I take my position a little behind the horse. For the most part I like to stay close enough they can hear me, but also just out of kicking range if they don't like the ropes touching them for whatever reason. It's also not a bad thing to just let the horse stand here for a little bit and take everything in. You don't want the horse to think, ok they picked up the lines we're ready to go now.... and start moving off without you. This is a good way for things to go south. The horse should wait until you're ready and ask them to move. With driving there are times you have to stop and wait so establishing that now pays off later on.
To begin I ask the horse to walk. That's all we will really worry about the first few times out. Later we can focus on developing the walk, but to get started we just want the horse to be relaxed and walk off quietly. I cluck kiss to get them going along with a firm "Walk on"". If the horse doesn't move, I may repeat it with a tug to the inside rein- whichever rein is on the inside of the pen or arena where you're working. If the horse still doesn't move I repeat it and tug a little more. The horse will eventually move off in that direction and may only take one step, but praise them for responding and moving. Try again and praise the response. If you get them moving and they want to turn around and face you, use your other rein to keep them from doing so.
If they walk off without much pushing on your part, again praise them and let them know this is what you wanted. Let them walk maybe a circle or two and quietly ask them to stop. You don't have to yell or haul in on the reins, but take a little contact and ask for the stop. If you don't get it, ask again. Whoa should be said calmly and soothingly. Stopping is a good thing. When they stop they get to relax and aren't going forward working. You're establishing your 'brakes' here and also building your horses trust that you're not going to be beating up their mouth with the reins and building their confidence that everything will be ok. When the horse stops, step forward and loosen up the lines a little. All pressure is off. They did what you wanted. Give them a minute to take it all in and process it and then ask them to walk on again.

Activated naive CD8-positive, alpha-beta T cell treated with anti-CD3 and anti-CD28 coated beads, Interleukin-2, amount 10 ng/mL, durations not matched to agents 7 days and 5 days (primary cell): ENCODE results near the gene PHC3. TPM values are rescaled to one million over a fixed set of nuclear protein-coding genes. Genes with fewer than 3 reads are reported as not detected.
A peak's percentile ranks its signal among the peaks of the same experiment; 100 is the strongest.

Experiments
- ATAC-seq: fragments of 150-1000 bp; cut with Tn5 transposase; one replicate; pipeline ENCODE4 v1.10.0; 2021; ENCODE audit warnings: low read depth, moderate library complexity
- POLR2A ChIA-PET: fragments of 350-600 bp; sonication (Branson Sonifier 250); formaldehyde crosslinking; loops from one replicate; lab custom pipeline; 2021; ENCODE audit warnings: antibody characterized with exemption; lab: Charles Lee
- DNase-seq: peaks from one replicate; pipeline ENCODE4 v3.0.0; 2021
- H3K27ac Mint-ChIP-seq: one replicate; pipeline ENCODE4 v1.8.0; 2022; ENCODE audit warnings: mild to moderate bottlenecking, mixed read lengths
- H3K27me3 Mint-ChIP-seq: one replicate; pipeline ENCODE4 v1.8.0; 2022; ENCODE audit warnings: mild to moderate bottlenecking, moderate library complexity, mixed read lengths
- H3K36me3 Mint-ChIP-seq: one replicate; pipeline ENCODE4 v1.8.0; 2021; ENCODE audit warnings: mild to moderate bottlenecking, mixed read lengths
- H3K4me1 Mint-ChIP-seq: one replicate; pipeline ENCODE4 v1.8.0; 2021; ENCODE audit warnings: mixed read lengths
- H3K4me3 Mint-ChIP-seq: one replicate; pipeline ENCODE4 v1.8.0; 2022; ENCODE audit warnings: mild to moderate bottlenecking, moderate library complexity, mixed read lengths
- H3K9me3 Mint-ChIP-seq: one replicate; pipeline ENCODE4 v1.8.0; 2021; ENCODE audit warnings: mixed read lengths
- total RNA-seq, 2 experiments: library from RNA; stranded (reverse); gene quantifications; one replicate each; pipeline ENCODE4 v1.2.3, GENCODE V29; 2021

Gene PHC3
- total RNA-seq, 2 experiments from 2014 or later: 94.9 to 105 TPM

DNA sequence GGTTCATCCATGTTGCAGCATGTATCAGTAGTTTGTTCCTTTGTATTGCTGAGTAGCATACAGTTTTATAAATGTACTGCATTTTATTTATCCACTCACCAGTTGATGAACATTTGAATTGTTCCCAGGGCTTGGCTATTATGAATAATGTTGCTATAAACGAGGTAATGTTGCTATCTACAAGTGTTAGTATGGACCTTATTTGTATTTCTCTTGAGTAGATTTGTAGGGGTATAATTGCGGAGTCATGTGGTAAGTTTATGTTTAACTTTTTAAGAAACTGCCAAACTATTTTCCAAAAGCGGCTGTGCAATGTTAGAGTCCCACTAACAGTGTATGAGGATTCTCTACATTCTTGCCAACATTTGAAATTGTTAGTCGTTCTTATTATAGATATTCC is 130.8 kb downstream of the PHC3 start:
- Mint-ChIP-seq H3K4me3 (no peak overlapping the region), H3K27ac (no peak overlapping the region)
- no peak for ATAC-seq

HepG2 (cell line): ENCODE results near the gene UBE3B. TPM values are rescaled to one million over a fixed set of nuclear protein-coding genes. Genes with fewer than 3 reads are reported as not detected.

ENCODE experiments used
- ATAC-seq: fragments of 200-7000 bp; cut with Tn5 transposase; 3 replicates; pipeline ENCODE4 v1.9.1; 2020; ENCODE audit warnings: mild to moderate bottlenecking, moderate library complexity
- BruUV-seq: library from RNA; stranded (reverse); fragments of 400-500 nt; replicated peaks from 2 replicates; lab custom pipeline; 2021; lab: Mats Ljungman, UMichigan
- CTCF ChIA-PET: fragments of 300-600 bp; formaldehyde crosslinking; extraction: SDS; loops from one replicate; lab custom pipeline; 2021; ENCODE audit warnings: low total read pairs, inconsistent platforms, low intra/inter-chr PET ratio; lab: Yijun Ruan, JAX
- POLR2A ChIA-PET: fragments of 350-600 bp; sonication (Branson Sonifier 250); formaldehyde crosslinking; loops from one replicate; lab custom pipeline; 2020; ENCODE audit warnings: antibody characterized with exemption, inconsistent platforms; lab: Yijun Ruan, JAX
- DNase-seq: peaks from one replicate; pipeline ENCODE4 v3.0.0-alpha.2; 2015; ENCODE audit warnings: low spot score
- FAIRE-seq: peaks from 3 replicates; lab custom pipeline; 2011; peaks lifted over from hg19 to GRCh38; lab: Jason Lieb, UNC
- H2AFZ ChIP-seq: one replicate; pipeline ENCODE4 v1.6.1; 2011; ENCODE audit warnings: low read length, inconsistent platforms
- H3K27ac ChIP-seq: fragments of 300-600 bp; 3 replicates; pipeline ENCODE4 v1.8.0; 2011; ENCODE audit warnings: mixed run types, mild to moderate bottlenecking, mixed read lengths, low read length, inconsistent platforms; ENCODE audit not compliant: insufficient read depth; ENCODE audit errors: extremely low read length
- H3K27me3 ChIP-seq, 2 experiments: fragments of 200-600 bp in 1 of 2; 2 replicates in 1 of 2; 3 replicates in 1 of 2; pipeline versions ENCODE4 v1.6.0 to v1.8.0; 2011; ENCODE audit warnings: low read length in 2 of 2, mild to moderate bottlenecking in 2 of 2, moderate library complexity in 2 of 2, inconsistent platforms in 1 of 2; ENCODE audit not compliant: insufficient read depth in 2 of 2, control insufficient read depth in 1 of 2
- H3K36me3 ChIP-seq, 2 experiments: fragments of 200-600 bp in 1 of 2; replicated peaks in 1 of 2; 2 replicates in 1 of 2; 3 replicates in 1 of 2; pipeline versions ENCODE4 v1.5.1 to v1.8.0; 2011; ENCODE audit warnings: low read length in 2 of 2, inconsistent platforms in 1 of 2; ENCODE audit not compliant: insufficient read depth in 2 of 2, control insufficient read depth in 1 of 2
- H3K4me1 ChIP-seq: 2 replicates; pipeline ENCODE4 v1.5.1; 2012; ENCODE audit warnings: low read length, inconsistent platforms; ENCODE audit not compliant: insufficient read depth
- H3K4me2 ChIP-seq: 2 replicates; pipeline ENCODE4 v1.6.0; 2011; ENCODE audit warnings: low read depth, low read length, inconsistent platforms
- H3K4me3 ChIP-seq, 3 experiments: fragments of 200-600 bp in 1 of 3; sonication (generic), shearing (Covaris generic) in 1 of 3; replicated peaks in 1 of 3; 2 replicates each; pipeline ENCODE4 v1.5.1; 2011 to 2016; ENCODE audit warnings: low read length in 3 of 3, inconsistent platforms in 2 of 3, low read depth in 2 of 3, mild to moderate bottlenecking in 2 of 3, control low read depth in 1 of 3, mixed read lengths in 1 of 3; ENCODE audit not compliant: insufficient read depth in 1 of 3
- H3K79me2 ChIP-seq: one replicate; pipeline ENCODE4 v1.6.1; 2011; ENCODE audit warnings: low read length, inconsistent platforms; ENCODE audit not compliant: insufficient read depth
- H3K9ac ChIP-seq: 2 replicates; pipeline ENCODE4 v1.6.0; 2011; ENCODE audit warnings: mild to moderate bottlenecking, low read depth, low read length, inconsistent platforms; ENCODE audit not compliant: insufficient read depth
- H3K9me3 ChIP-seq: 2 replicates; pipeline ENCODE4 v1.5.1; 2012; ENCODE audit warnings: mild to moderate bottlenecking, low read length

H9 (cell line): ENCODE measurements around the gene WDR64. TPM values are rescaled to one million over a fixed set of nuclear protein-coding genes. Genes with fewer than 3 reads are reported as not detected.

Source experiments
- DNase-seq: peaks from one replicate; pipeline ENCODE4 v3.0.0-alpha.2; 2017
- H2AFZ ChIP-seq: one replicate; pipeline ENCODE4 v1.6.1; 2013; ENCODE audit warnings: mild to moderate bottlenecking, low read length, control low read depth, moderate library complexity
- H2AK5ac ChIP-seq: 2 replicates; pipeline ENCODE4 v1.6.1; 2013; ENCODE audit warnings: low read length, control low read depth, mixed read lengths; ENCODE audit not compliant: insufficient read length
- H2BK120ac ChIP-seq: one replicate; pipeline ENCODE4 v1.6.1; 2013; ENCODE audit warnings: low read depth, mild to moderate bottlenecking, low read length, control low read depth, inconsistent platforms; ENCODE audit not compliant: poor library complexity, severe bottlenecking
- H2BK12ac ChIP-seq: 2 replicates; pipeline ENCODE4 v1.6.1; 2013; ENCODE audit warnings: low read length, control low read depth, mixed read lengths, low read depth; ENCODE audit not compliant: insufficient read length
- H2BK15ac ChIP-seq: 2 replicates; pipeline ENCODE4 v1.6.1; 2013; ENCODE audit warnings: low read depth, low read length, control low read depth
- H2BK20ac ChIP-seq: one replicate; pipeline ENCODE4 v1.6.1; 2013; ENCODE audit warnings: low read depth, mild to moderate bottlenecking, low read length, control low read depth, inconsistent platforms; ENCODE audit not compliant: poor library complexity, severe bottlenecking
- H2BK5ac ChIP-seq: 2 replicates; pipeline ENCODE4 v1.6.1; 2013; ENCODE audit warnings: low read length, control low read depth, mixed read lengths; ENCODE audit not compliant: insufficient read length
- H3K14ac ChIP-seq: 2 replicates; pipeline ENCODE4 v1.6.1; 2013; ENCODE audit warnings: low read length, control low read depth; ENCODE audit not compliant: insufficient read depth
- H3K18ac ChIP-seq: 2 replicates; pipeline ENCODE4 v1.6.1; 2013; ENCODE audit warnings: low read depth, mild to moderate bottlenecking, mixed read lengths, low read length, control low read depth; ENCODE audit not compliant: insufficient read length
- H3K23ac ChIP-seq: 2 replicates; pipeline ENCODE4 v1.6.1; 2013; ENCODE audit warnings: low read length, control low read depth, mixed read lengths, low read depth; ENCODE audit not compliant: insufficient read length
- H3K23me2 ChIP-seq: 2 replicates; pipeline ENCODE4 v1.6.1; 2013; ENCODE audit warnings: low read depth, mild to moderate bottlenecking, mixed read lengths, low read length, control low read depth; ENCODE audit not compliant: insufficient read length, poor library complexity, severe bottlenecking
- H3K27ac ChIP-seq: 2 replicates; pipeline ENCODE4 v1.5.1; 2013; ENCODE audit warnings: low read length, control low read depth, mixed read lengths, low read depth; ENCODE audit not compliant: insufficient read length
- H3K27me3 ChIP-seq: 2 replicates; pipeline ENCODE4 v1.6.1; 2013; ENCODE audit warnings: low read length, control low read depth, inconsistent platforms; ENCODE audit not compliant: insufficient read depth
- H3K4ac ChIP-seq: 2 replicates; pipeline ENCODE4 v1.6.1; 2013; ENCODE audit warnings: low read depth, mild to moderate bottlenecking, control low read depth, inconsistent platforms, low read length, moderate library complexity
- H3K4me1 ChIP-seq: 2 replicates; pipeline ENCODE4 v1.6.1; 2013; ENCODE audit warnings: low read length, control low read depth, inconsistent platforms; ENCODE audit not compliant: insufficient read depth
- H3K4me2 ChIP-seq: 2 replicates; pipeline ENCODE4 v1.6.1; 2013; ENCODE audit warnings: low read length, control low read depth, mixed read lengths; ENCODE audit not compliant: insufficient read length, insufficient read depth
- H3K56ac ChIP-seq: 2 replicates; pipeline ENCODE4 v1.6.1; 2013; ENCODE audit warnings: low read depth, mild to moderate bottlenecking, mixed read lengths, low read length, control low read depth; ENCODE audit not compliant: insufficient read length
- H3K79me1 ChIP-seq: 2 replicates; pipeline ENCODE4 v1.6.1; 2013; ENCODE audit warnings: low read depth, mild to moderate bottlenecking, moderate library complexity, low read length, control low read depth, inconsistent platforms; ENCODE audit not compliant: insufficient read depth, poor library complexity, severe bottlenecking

If they move off without you asking them to, ask for the stop again. The horse is testing the boundaries and who's in charge. You don't need to get mad at them, just ask for the stop and wait for it. Just keep asking as long as it takes. Remember there is nothing personal about this. They are not trying to annoy you or piss you off. Eventually they will give in and stand, maybe even cocking a hind leg and really relaxing. Do a few stop and go's, then ask the horse to turn while walking and go the other direction. Stop and go some more in this direction, maybe change direction a few more times and quit there for the day.
Also when the horse is walking forward, remember to let the reins loosen up a little as you follow along behind the horse. You're asking them to go forward and when they are, you need to let them. As long as they are moving, you're job is to simply guide them and keep them going straight ahead, between the lines. You want your horse to work on a loose rein and this is no different.